It has been an outsized transfer saga that has already seen some outlandish twists, so it is probably entirely fitting that Alexis Sanchez’s move from Arsenal will only be concluded with the contribution of one of the market’s most outrageous figures. Not that the dude ex machina, Mino Raiola, necessarily sees it like that. There was still time for the Dutch agent to contribute an outrageous claim to all of this, as he negotiates the deal that could yet prove key for Sanchez’s switch to Manchester United: that is Henrikh Mkhitaryan’s prospective move the other way.
“Sanchez is part of the Mkhi deal,” Raiola told The Times’ Paul Hirst. “Not the other way around.”
So the saga we’ve all been following for nine months isn’t apparently about Sanchez at all. It’s about one of Raiola’s clients. Oh. This statement might well have been tongue in cheek and might well have been part of the show, but it’s also part of the job. The 50-year-old trying to get people to believe his idealised version of reality is one way to try and ultimately make it the objective reality.
This is the root of Raiola telling Mario Balotelli he would drive him to three Ballon d’Ors, and more recently the following story about one of his younger clients. This player had been fired up by the idea that people had been talking about him, that he’d been criticised, so went out to one big match completely wound up. When he eventually scored, he ran to the crowd, giving it all sorts of defiant gestures.
It was an incongruous scene, because that crowd was mostly made up of a smattering of parents, bemused at the behaviour of one of their sons’ teammates.
No one had been talking about the player, nor had there been critics. This typical footballer’s response was really down to a typical Raiola tactic – “entrenching players against a non-existent army of critics,” according to one source – to build a siege mentality and thereby further bind them to him. The impression then grows that Raiola is the only one that understands them. He will also thereby go the distance from them, and many rave about the time he gives them, that almost amounts to a "bespoke service". No one can say he's not seriously and creditably working for them.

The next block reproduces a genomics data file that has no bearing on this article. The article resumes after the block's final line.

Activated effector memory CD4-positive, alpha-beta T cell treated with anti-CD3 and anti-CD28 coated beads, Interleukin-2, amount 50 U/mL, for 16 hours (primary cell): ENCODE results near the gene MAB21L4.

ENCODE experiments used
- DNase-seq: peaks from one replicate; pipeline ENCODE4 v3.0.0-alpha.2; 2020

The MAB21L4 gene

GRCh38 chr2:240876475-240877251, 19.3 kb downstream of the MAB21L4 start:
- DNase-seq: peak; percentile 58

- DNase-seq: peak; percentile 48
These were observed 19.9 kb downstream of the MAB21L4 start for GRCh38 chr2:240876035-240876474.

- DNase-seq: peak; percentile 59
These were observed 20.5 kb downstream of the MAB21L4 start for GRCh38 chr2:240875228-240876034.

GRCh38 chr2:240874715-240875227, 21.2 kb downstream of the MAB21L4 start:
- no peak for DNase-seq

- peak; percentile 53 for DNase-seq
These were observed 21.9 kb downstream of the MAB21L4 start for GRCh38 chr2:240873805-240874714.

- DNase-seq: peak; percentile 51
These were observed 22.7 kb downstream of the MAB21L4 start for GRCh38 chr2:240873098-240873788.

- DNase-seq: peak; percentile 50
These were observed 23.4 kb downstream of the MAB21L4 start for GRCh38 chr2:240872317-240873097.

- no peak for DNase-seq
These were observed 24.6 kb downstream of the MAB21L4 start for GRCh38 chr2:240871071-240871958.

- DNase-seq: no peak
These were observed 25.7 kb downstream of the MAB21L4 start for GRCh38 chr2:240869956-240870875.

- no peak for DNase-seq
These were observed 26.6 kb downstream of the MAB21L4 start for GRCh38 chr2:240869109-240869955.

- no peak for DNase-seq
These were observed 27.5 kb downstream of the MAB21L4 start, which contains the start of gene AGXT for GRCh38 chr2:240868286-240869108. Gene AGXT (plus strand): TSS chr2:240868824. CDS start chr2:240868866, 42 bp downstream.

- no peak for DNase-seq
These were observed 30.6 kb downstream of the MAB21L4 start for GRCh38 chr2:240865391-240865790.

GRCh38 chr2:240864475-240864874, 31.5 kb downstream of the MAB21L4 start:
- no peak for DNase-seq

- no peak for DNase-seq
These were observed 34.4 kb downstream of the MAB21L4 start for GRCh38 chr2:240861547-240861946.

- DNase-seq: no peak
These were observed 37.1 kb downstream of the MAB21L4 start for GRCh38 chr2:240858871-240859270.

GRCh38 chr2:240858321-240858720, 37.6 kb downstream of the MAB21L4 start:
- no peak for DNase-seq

This is also the attitude that has made these Mkhitaryan talks attritional, and could yet prolong Sanchez’s move.
“Mkhi has not decided yet,” Raiola added, when talking to Hirst. “Mkhi is going to do what is best for him. He has two-and-a-half years left on his contract, so it’s his decision.”
Raiola will have only further imposed upon Mkhitaryan his entirely entitled right to do this. Don’t sign anything until we’re completely happy. And it looks like they’ll only be happy with quite a bit of money.
The “belligerence” behind such an approach, as well as the bullish financial demands, have frustrated a lot of figures in football. And more than frustrated them.
One high-level source says Chelsea are among a few clubs now very reluctant to deal with him, a factor that scuppered the return of Romelu Lukaku to Stamford Bridge, while other clubs just don’t like dealing with him. They expect negotiations to take a needlessly long time, and often around his fees. This isn’t because of any “feared negotiation skills” but because there’s just so much talk to cut through.
The Napoli president Aurelio De Laurentiis described him as “a pain in the backside”. Then there was Sir Alex Ferguson, who publicly went further than anyone. He has at different points and in different settings said Raiola is someone he does “not like” and “distrusted from the moment” they met – and is not the only one to say that – as well as “a twat”, “a shit bag” and “a bad agent”.